At the bench moving at a slow pace 8 seconds is easy.

In a hunting situation needing a reload, I would never use a patched ball again.

In the tapered paper cartridges you don't have to use hard lead, soft lead also works.

Just more choices.

And do what ever works for you!
Gratuitously obvious question: what about water, dampness in that paper? The idea is appealing. Our ancestors used paper patched round balls. But they were at the mercy of the weather.
 

pamtnman

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On the subject of big bore hunting rifles:
Top is .62 caliber round ball. Bottom is .54 caliber round ball. Both moving at a close to maximum 1,550 fps. It’s true that energy is not the sole determinant or measure of power or force, but it’s a good place to start. Most of us think of the .54 as a real thumper.
099DF0DC-1AA7-4346-907F-2C864C8D4C83.jpeg
 

BS

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Gratuitously obvious question: what about water, dampness in that paper? The idea is appealing. Our ancestors used paper patched round balls. But they were at the mercy of the weather.
This is your second shot, not your primary.

Remember the saying "keep your powder dry", well do the same with your paper cartridges.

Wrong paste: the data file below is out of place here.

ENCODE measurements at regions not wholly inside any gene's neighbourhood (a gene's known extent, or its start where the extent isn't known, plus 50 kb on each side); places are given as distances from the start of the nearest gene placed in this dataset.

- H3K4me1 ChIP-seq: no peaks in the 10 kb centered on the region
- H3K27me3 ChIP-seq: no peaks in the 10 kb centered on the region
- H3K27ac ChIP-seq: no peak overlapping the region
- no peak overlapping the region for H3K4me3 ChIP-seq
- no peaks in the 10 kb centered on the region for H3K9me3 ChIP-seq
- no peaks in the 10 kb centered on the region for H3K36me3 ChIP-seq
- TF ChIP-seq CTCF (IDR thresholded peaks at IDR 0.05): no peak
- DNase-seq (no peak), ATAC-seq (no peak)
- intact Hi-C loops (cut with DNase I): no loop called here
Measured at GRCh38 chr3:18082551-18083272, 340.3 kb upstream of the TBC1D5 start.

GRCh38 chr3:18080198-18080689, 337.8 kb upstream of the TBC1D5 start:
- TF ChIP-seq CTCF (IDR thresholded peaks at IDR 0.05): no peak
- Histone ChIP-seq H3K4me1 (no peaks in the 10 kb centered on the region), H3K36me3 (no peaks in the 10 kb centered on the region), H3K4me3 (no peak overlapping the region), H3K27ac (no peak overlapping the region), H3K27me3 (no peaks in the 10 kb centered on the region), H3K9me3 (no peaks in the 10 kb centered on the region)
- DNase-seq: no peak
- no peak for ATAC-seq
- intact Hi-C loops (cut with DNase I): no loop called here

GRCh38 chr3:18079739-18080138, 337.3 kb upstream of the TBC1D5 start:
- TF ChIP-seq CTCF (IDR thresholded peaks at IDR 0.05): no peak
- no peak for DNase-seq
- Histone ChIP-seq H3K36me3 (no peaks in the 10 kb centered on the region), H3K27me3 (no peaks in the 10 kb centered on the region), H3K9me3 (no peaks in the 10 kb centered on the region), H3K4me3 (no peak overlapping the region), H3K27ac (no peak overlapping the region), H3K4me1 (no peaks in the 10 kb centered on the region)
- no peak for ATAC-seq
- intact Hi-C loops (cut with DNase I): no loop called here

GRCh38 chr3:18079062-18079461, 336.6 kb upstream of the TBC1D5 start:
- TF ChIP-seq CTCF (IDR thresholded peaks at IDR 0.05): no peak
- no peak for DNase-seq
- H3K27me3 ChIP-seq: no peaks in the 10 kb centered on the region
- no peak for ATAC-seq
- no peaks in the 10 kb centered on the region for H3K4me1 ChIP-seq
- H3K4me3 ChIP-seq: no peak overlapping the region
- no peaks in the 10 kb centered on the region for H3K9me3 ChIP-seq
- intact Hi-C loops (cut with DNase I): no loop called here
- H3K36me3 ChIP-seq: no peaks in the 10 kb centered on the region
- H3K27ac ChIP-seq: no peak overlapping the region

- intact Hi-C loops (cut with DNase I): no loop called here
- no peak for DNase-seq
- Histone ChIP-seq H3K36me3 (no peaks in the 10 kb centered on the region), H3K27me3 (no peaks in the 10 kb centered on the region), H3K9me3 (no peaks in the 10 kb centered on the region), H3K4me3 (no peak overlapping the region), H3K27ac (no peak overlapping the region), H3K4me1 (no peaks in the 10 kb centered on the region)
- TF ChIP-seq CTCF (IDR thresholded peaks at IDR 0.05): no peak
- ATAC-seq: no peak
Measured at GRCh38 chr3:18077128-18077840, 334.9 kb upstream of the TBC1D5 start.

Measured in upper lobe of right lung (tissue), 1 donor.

pamtnman

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You
This is your second shot, not your primary.

Remember the saying "keep your powder dry", well do the same with your paper cartridges.
you greatly exaggerate the assumed accuracy of my first shot. Some guys enjoy a whole sixpack of beer. I’m the guy enveloped in a haze of blue smoke pawing in the possibles bag for a third and fourth shot.
“I’ll get ‘em this time.”
For the record, I have brought two deer to hand with a flintlock. Out of a thousand I’m sure I hit.
 

BS

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I will have to see if I have any old info saved on how many can be loaded before the get to hard to load.

But my best guess is three reloads, the 4th was hard.

Depends on brand and amount of powder.

I have needed a bayonet before.
 

excess650

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Is anyone here shooting a Rice .66? They are largish for .66 and will take a .662" (1oz) roundball.
 

R.J.Bruce

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Is anyone here shooting a Rice .66? They are largish for .66 and will take a .662" (1oz) roundball.
PM Osprey over at ALR forums. He purchased a .66 caliber, Rice, Early Dutch Lancaster, 41" long barrel, with the 1.312" diameter breech from a fellow forum member. Last I recall, he was working on a rifle with the barrel inletted into the blank. That was several months ago.

Bore diameter = 0.672"
Groove diameter = 0.704"